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Notes of [Elements of Style] by Strunk and White – VI(c)

Imply – Infer

The former means “indicate” or “suggest” but not expressed; the latter involves a process of deduction from facts.


When used as “more importantly”, it can usually be omitted.

Inside – Inside of

Unless meaning “in less than”, the latter should be substituted with the former.

In terms of 

Should be avoided.


Should be replaced with the thing that is interesting.

Irrespective of – Regardless of



Try not to create verb by adding ‘-ize’; it doesn’t work every time.

Lay – Lie

lay – laid – laid – laying

lie – lay – laid – lying

Less – Fewer

The former stresses quantity, e.g., “he has less troubles than me” means his troubles are not that great;

The latter stresses number, e.g., “he has fewer troubles than me” means his troubles are not that numerous.

Like – As

The former governs nouns and pronouns while the latter governs phrases and clauses.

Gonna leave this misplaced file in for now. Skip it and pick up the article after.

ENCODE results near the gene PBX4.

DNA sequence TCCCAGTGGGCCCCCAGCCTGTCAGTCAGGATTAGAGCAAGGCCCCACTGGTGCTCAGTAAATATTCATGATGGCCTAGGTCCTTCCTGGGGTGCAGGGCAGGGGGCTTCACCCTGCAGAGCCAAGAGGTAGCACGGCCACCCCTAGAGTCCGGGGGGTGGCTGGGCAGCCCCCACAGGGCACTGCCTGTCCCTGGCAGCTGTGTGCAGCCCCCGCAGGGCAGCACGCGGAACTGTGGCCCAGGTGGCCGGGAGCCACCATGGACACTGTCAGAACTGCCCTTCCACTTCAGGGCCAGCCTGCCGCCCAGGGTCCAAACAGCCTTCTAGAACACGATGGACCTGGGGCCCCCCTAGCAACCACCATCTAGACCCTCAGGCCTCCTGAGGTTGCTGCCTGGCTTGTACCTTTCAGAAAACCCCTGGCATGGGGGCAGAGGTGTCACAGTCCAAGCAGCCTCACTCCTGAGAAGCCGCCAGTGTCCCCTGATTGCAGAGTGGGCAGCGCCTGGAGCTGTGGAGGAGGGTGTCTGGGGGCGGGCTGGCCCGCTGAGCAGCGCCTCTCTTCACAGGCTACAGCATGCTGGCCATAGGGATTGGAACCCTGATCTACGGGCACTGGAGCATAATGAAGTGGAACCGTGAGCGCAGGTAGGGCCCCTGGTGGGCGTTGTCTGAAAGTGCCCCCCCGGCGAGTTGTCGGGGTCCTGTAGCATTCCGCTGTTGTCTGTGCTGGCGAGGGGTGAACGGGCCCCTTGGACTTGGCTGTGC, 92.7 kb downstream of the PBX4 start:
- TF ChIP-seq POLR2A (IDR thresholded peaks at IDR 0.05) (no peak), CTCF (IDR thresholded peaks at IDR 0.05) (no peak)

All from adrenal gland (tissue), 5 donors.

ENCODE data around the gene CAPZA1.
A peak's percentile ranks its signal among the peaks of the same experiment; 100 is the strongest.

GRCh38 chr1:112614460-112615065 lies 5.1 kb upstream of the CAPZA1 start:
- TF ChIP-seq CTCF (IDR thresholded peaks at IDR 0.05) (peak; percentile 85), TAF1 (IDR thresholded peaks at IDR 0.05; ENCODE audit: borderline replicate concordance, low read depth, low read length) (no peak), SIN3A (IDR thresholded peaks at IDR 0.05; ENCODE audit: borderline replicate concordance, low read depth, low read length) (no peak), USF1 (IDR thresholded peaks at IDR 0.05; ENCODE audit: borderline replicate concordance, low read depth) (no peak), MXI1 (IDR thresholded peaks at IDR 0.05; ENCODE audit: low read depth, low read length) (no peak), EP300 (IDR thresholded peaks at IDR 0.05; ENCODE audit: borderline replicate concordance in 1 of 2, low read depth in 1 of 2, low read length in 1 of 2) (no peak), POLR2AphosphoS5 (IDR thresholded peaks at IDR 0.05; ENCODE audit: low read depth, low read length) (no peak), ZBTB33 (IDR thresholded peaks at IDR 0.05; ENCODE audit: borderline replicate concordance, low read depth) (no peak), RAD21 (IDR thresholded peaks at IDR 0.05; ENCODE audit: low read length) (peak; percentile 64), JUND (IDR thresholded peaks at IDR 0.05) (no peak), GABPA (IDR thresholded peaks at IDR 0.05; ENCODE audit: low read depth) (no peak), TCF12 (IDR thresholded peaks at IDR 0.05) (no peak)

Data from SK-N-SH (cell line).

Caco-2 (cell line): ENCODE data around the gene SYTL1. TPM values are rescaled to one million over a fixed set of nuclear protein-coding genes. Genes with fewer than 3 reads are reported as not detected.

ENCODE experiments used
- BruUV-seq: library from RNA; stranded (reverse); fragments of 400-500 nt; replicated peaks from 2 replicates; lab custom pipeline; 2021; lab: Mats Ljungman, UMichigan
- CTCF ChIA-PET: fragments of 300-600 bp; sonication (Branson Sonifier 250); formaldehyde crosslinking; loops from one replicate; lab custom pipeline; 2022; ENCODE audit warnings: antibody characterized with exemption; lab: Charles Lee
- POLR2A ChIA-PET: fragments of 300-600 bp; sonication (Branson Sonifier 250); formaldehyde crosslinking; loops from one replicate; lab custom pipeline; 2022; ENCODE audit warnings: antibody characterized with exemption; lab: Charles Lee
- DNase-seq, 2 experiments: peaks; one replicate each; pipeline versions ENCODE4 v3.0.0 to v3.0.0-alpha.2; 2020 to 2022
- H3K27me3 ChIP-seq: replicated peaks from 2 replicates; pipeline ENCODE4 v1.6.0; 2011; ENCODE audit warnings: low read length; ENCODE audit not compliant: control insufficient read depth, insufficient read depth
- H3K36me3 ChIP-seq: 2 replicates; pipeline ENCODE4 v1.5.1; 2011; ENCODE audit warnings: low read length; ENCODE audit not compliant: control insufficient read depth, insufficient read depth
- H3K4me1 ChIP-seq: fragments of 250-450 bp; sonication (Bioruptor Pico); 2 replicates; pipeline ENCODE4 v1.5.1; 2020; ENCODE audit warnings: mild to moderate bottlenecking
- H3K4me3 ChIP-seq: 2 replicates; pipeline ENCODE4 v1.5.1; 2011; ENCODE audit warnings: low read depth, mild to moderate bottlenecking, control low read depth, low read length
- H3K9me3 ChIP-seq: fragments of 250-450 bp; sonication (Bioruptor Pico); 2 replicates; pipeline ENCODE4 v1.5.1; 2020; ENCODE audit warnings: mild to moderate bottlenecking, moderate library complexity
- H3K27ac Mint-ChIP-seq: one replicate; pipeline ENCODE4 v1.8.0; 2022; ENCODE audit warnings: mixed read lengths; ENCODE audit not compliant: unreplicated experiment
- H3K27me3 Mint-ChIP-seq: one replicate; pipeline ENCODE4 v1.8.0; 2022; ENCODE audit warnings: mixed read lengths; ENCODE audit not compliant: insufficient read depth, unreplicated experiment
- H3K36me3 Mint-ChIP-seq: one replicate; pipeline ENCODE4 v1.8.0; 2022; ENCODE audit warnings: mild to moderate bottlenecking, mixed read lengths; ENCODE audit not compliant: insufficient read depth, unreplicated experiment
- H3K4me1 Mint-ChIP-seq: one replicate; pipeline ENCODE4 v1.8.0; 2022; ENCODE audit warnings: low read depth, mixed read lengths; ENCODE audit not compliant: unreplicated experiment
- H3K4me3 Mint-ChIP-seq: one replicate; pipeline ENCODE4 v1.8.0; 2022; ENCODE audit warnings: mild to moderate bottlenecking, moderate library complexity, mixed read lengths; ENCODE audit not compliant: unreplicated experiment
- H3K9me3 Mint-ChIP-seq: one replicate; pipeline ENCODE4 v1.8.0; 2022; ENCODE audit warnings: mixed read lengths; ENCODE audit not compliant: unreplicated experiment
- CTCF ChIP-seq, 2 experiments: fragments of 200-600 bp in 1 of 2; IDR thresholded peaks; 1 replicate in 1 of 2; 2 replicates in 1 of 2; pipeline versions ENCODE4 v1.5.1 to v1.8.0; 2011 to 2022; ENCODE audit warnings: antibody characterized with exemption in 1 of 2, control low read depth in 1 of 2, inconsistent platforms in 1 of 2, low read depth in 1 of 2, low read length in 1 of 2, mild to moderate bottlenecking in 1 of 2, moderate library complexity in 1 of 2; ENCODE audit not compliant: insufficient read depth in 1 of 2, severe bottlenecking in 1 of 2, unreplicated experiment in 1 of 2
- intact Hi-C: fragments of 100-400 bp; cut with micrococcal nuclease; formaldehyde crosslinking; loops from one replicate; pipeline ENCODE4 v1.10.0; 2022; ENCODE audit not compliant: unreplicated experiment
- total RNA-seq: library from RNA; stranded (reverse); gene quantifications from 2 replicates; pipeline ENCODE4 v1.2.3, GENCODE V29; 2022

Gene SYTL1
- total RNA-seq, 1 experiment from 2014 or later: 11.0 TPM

Line/Along these lines

Often abused; instead use more accurate words to rephrase the meanings.


Try to replace it with more accurate descriptions.


Too vague; try to be more accurate.

Nauseous – Nauseated

The former means something that makes people feel like vomiting; the latter means being uncomfortable in the stomach.


Try avoid using it unless when describing accuracy, e.g., “nice distinction”.


WRONG: He cannot sleep nor eat.

CORRECT: He cannot sleep or eat. / He cannot sleep and nor can he eat. / He can neither sleep nor eat.

Offputting, Ongoing

Incorrect words; avoid using them.


‘One’ should correspond to ‘one’s’. “One should watch one’s step” but not “One should watch his step”.


About Xiang 'Anthony' Chen

Making an Impact in Your Life


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